Today the New York Times has an article about what appears to be the first successful "microbicide" that protects against HIV infection in women. Many hosannahs have been said in the medical & scientific research circles following the release of this data. No less an authority than Anthony Fauci, the head of the National Institute of Allergic and Infectious Diseases (and someone Billy thinks of as a patron saint of the profession), noted, "there’s a certain feeling of ease and pleasure for me as a scientist that any way you slice the data, it’s statistically significant." That may not sound like much, but in doctor-speak that's a pretty excited endorsement.
The "microbicide" is a vaginal gel that the woman applies both before and after having sex, and it provided protection between about 40 and 50 percent of the time (the amount varies because the researchers broke down the cohort into sub-groups based on how faithfully they applied the gel; the more faithful users, not altogether surprisingly, were better protected). That's it--the gel hardly constitutes complete protection, but previous studies have shown dismal results.
You might be tempted to ask about condoms: why not just use them? Aren't they much more effective? This depends on how you mean "effective." If you actually use a condom, then yes, it's in fact a very effective means of protection for both partners. The problem is most men, whether they're having sex with other men or with women, don't like condoms and try to avoid using them at all costs. (I'm certainly no fan of them.) So out in the real world, where the vast majority of people aren't enrolled in a clinical trial, a condom isn't actually especially effective, because it often remains on the shelf, or in the purse, or in someone's back pocket, sometimes with the owner having the best of intentions, or as the case may be, because one partner persuaded the other not to use it (regardless if the sex is "gay" or "straight"). So the gel can provide extra protection for a woman who has a partner or partners unwilling to wear The Sock. (There's some very preliminary data suggesting the gel may be protective for men in anal intercourse, but this study looked exclusively at women.)
The trial enrolled nearly 900 African women. Now, however, the trial is over. The study was funded largely by the US Government. The question is, what is the obligation that the researchers, backed by the US, have to the patients? Is it ethical to simply walk away from these patients and allow them to be at "baseline" risk of acquiring the virus--which is still largely a death sentence in Africa? Or are the researchers only obliged to enter into an agreement which ceases to be at the end of the trial? These women, after all, would mostly have become infected had they not enrolled in the trial. On the other hand, what if a microbicide is developed as a result of this trial and becomes available outside of Africa first? Does that seem fair? Shouldn't the women who "put their bodies on the line for this study" (in the words of AIDS activist Mark Harrington, quoted in the article) have first dibs on the gel?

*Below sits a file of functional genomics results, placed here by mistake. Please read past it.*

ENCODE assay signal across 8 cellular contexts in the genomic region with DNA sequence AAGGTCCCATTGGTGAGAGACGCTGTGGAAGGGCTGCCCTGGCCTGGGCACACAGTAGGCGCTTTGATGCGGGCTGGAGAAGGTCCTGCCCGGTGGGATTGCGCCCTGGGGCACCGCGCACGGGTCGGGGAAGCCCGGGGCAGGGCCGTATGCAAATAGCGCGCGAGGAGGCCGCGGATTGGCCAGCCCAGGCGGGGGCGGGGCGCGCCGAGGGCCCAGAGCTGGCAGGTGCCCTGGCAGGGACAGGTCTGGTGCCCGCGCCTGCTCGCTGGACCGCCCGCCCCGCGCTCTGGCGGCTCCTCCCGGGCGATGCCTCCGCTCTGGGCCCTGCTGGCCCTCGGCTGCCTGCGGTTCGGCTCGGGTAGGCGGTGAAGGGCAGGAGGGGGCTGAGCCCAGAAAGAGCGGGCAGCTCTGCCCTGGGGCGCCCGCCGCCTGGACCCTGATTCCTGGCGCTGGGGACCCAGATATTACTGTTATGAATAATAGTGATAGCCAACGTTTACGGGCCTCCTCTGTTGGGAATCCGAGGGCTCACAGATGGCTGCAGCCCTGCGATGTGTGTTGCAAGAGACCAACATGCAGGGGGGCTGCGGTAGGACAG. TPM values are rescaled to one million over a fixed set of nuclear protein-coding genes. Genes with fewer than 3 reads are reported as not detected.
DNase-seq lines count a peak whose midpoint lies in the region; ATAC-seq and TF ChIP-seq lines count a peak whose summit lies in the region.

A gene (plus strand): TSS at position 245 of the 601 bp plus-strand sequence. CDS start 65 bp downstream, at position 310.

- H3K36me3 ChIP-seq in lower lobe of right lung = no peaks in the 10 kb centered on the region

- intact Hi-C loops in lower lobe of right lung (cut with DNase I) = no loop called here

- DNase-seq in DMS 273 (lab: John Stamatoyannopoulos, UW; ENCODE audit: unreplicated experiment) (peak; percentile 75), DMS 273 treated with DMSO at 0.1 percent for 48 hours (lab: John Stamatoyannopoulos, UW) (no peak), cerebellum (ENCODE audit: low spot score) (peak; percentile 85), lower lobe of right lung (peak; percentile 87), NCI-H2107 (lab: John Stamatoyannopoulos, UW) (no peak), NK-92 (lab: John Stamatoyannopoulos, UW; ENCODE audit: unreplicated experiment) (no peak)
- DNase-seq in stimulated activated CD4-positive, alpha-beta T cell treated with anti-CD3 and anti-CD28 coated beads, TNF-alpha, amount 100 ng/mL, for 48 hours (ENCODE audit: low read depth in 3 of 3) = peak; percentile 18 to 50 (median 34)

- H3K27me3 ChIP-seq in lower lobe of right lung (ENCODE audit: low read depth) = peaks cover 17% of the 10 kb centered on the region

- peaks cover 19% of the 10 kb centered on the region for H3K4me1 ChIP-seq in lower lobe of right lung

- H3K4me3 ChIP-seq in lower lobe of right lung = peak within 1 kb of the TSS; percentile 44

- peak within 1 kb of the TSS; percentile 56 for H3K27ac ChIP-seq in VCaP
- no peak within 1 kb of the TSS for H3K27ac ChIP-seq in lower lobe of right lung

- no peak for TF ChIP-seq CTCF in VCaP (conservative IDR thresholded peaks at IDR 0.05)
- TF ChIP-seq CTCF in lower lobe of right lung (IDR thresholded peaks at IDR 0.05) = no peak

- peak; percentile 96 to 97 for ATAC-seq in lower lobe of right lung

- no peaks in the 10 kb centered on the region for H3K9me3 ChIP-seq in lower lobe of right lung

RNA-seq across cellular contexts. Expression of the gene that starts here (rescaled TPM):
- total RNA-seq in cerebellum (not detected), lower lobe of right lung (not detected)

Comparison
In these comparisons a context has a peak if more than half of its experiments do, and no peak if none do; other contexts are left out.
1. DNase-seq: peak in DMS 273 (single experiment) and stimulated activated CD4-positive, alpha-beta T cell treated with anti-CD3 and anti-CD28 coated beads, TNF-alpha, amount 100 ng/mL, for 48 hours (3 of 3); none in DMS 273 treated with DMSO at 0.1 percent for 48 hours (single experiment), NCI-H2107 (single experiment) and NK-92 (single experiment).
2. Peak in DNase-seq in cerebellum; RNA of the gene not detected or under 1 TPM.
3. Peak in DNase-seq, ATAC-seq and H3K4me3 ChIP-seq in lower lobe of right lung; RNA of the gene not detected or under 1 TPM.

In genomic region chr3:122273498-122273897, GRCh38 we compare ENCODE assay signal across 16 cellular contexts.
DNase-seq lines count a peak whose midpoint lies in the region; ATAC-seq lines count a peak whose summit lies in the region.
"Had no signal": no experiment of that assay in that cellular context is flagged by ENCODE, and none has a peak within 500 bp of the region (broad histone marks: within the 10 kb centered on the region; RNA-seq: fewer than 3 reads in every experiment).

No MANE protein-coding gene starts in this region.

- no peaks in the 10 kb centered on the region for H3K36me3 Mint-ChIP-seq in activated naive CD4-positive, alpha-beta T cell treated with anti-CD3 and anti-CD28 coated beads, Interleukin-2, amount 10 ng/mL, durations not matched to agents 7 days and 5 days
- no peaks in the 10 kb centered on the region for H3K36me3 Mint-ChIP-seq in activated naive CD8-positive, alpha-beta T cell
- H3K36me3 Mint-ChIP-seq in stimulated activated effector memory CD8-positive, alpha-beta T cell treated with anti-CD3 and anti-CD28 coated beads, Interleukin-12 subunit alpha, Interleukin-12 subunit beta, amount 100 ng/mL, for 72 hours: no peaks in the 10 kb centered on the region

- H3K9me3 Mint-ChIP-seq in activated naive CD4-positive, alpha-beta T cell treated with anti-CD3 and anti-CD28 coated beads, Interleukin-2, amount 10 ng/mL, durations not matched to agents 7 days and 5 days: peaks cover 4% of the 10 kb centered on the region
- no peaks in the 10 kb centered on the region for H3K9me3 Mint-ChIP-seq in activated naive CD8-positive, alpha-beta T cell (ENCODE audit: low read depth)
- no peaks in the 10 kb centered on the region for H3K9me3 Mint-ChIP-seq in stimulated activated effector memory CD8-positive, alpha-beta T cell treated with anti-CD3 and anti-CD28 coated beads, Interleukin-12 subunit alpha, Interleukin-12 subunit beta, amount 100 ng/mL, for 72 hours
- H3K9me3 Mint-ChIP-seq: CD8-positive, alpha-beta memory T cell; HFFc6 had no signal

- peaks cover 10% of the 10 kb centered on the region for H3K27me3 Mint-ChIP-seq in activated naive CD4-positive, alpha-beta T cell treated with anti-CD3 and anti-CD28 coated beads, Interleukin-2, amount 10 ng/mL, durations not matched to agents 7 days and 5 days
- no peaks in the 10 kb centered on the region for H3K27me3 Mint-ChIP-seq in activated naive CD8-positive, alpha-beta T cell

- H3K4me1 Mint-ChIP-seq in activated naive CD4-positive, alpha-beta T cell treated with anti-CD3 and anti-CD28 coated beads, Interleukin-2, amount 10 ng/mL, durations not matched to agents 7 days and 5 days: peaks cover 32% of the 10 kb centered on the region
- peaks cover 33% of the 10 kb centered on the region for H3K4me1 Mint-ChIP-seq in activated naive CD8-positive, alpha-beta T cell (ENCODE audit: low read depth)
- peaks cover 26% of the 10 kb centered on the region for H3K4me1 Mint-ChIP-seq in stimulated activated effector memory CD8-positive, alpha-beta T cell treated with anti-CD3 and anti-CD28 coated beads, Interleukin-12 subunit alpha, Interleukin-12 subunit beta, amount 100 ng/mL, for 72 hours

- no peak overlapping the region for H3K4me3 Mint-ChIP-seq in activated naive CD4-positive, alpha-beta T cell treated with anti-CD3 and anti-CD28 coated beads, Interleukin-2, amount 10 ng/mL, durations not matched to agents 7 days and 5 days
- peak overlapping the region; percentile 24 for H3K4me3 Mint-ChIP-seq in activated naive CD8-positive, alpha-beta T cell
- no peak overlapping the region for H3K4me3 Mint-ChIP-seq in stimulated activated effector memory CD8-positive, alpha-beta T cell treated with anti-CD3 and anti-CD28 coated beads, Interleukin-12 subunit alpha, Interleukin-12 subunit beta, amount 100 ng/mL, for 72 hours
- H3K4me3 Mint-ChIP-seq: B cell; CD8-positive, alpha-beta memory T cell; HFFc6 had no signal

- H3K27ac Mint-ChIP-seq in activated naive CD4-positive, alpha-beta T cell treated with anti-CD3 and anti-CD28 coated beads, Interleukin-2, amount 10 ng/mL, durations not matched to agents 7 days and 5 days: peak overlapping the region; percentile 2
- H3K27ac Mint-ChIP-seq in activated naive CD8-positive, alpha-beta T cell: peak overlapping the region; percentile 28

These are not idle questions and such situations have occurred many times throughout the past 60-70 years in US medical research. Most readers will be familiar with the infamous Tuskeegee Experiment, but many other similar experiments have taken place precisely because nobody designing the trial took the kind of questions above into account. I don't mean to imply that these researchers didn't; I can only say I am concerned by the Times report. In my own field, the "intervention" we study is almost always a vaccine, and if that works you don't need to come back for more; this situation is different.
Typically, the Billy Rubin Blog tries to leave you with an opinion. Tonight I only have questions--those questions two paragraphs above, in addition to more in that vein running through my head right now--and can leave you only with a troubled shrug of my shoulders.
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